The possibilities for technology to innovate within the health industry are almost endless. From Artificial Intelligence and Mobile applications to data infrastructure and smart therapeutics there are many examples of how technology can be included in clinical decision support and pathway management, empowering patients with the ability to make it easier to look after their health and well-being.
With such a seemingly huge market available, it can be extremely difficult to understand how to both implement and supply products and services to the health system when dealing with the single largest public health care system, the NHS. There are processes to follow which can present barriers particularly if you don’t know where to start.
Here are some of our top tips when thinking about supplying to the Health Service – for more support we recommend talking to your local Academic Health Science Network (AHSN) for which we are extremely fortunate to have located at Sci-Tech Daresbury with the Innovation Agency directly supporting the health technology community.
Have a product that’s actually needed
Before you start trying to sell something, do your research to check it’ll solve a problem or service a real need. Spotting a genuine gap in the market is hard. Maybe your product’s not out there because there’s not a real necessity for it. Double-check there’s nothing similar out there already too, so you don’t waste your time developing a product unnecessarily. Crucially ensure you are up to date with developments in the service including the Long Term Plan.
Make sure your product’s fully ready for market
Competition is fierce and there might be someone else with a similar product to yours, so you’ll need your product to be developed as it can be, or your rival’s will be picked ahead of yours. Likewise, make sure you’re ready to go if you manage to successfully sell to the NHS. You’ll only get one shot, so don’t waste it so ensure you check you are up to date with the latest regulations and clinical evidence standards – if you’re unsure visit the NICE and MHRA websites for information.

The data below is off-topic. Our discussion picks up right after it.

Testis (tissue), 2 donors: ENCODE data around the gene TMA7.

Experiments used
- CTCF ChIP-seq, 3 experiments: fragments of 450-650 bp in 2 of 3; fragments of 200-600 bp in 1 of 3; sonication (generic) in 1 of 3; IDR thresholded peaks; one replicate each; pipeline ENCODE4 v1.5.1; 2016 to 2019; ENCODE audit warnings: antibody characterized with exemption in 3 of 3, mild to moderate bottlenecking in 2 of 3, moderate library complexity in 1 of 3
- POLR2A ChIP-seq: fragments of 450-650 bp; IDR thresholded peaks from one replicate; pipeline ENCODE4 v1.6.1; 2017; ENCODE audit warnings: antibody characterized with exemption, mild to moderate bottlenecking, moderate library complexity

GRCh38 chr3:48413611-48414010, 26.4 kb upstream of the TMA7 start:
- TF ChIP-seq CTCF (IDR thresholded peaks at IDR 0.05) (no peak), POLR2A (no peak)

Knock on the right doors
The NHS can have many doors to access, especially when it comes to procurement. Just about every hospital or trust can make their own decision about what to buy, so pinning down who to contact isn’t always easy. Talk to your AHSN network to get advice from their commercial teams as well as talking to the Innovation leads for the trust. But crucially look up that trust and see if you can identify their needs and priorities.
It’s not always about selling
Sometimes it’s easier to ‘partner with’ rather than ‘sell to’ the NHS. The best way to do this is to look at getting a targeted grant from a partner or approaching organisations, like Innovation Agency, to help link you to the NHS and find you a suitable partner.
Another way in is to look for a sponsor within the organisation you’re interested in. This person can act like an ambassador for your product and help open one or two of the doors we mentioned earlier.
Be prepared to go through a tender process
Being a public body, the NHS has to be transparent and fair in how it spends money, so you’ll probably have to tender to them at some point. Under EU rules, public authorities must tender on all contracts of £181,302 or more (obviously this might change if and when we leave the EU), although most will go through the same process on much smaller amounts.
This can be time-consuming too, so you might have to wait a long time before you’ll know if you’re successful and for things to happen if you are.
Do your homework before you start
We’d recommend doing thorough research before getting started. The good news is there’s an abundance of reading material online to get stuck into, including NHS procurement standards and selling guides. You can also find North West NHS procurement opportunities at The Chest.